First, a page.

How to Troubleshoot Audio on Windows

When troubleshooting Windows audio, first make sure to properly connect your speakers or headphones. Carefully inspect the hardware connections and verify that the audio device is powered on.

Encountering audio issues on your Windows device can be frustrating. Learning how to troubleshoot audio on Windows is easy if you know where to look.

Below, we’ve outlined solutions to quickly diagnose and resolve common sound issues on your PC like persistent humming, sudden silences, or erratic sound behavior.

Remember, rebooting is a fundamental step in troubleshooting! Always restart your device before exploring more complex options.

Step-by-Step Troubleshooting:

Basic Audio Checks

When troubleshooting Windows audio, first make sure to properly connect your speakers or headphones. Carefully inspect the hardware connections and verify that the audio device is powered on.

Ensure your device is not muted. Check the taskbar, located in the lower right corner of the screen, to access basic settings. The taskbar is pictured below, note in this example, the sound icon displays a speaker with an “X” next to it. This indicates the audio is muted.

Image of the  task bar showing the speaker with an x over it directly indicating the sound is muted on your windows laptop/pc

Clicking this icon will unmute the sound.

Adjust the volume level, using the slider in the ‘Quick Settings’ shown below.

The 'Quick Settings' menu, being used in furtherance of troubleshooting windows audio, showing the 'Speaker' icon with an x over it, indicating it is muted.

The ‘Quick Settings’ menu in Windows provides fast access to commonly used settings such as Wi-Fi, Bluetooth, Airplane mode, and Audio Controls. Open it by clicking the ‘Network’, ‘Sound’ or ‘Battery’ icons on your task bar (shown above). This will allow for quick adjustments without navigating through the full ‘Settings’ app.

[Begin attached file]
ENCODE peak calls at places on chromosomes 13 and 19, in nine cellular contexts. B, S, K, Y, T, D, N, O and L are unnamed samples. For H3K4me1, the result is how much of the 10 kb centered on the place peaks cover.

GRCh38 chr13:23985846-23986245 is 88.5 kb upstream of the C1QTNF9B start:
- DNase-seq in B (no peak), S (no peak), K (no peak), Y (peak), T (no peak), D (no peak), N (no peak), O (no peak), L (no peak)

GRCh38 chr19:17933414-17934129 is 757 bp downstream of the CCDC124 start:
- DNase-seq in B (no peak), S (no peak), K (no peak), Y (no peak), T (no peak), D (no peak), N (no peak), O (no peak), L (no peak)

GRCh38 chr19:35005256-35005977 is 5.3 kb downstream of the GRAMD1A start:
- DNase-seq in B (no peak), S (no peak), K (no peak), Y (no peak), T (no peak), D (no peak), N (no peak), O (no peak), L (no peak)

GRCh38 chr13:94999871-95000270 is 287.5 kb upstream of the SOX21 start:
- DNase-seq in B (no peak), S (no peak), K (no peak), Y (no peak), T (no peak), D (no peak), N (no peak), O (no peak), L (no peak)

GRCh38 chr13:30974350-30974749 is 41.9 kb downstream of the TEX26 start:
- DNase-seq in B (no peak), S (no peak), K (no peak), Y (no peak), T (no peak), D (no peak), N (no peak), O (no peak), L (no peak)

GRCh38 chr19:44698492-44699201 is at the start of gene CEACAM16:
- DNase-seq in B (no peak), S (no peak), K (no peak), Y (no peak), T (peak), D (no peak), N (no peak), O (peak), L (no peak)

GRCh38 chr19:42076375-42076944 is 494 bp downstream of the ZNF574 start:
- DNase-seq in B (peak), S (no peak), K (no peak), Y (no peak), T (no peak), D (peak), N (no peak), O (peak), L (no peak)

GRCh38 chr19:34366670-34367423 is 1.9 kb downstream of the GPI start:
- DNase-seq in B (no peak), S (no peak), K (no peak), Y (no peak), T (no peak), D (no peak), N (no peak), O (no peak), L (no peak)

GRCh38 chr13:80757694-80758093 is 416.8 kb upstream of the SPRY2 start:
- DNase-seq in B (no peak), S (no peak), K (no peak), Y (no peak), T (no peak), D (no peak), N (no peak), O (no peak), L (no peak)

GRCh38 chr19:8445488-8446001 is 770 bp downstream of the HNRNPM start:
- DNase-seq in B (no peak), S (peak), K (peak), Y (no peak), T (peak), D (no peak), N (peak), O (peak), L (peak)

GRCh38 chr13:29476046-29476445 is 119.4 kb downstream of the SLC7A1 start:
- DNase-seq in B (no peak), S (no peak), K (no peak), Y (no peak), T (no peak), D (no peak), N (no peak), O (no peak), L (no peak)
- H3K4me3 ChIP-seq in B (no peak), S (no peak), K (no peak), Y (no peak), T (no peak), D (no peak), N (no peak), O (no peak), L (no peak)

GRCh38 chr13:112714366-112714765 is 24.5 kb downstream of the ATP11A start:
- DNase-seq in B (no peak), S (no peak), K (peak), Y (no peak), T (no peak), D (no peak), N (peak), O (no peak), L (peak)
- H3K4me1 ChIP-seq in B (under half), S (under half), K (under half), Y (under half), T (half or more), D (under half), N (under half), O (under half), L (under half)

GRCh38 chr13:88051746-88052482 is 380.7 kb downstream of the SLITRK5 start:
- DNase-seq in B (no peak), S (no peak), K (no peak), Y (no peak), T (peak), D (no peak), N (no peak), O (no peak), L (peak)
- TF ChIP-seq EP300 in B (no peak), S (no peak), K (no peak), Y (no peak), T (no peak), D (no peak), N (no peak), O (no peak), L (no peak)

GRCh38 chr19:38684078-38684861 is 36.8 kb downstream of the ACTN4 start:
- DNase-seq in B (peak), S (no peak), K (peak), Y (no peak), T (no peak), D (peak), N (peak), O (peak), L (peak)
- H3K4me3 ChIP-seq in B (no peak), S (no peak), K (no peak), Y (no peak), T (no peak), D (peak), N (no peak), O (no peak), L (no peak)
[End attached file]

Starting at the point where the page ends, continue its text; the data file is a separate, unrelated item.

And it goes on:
Once you are in the Windows settings, you can adjust volume on both your external devices (if applicable), and internal devices.

Click on the two audio jack symbols to the right of the speaker volume bar. This will display a menu, allowing you to choose between audio outputs that are available.

Here, we have selected the ‘Speakers (Realtek(R) Audio)’ audio output, indicated by the vertical blue line. Sometimes toggling between devices may be enough to resolve the issue. If not, then proceed to the next step in the troubleshooting process.

Screenshot of the Windows SOund Output menu displaying the output devices available on the device.

Update Your Audio Drivers

Drivers are essential software that enables your system to communicate with hardware devices. When troubleshooting Windows audio, updating the drivers can often resolve issues.

An image of the device manager for windows from the windows start menu, used in furtherance of troubleshooting windows audio.

The Windows Device Manager organizes your PC’s hardware into a list format, which simplifies the process of updating drivers and troubleshooting.

To open Device Manager, you can either search from the start menu or use the Windows Key + X shortcut. Select Device Manager from the list of actions and click ‘Open’..

To update your audio drivers using the Device Manager, scroll down to ‘Sound, video and game controllers’, and then click on the tab to expand it.